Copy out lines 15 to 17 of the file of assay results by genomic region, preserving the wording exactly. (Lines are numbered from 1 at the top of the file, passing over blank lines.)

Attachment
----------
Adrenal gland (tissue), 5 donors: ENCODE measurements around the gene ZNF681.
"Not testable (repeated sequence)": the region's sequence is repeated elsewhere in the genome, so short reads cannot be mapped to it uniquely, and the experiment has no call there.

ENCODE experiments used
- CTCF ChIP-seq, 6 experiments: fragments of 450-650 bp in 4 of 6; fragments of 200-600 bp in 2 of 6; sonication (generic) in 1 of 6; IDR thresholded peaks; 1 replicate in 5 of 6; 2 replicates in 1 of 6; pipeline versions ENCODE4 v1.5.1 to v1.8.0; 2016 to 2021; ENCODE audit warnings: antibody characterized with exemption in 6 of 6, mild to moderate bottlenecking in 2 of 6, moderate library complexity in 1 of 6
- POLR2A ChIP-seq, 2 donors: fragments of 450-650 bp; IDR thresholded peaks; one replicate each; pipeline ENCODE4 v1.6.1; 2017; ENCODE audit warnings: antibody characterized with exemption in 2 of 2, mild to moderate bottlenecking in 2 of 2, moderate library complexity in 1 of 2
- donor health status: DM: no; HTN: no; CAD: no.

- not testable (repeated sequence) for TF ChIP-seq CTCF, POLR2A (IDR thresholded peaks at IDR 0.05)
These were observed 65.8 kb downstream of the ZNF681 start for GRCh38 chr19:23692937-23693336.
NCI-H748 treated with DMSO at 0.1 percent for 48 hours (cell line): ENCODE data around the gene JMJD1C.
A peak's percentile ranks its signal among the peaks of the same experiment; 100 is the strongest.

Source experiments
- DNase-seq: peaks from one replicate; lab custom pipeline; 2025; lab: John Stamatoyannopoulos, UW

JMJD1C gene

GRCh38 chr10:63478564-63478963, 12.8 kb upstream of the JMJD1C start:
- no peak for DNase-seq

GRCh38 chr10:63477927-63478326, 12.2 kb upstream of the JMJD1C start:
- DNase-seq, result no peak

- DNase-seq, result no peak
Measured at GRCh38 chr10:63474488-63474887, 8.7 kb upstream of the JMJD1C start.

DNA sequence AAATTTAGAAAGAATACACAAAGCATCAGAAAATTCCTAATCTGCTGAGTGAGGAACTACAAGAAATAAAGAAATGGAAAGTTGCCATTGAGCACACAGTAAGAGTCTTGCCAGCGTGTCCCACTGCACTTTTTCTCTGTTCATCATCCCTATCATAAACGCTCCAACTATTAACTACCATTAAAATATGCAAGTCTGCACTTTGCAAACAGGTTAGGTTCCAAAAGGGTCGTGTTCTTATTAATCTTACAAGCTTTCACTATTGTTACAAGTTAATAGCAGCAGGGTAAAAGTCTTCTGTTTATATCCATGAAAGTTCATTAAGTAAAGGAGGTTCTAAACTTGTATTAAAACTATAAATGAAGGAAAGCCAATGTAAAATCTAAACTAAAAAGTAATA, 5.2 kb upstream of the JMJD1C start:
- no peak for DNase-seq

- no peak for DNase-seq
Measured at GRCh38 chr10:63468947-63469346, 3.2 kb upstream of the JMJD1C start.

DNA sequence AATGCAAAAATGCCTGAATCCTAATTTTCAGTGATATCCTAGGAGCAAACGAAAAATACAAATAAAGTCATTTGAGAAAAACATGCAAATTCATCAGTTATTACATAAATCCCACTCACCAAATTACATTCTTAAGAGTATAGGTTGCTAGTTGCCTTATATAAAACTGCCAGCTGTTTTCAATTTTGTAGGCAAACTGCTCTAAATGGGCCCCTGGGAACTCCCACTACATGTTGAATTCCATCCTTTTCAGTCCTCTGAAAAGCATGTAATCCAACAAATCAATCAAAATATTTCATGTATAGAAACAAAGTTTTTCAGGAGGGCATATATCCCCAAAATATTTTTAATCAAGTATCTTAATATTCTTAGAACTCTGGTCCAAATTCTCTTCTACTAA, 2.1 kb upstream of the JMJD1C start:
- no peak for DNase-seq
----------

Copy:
- no peak for DNase-seq

GRCh38 chr10:63477927-63478326, 12.2 kb upstream of the JMJD1C start:
- DNase-seq, result no peak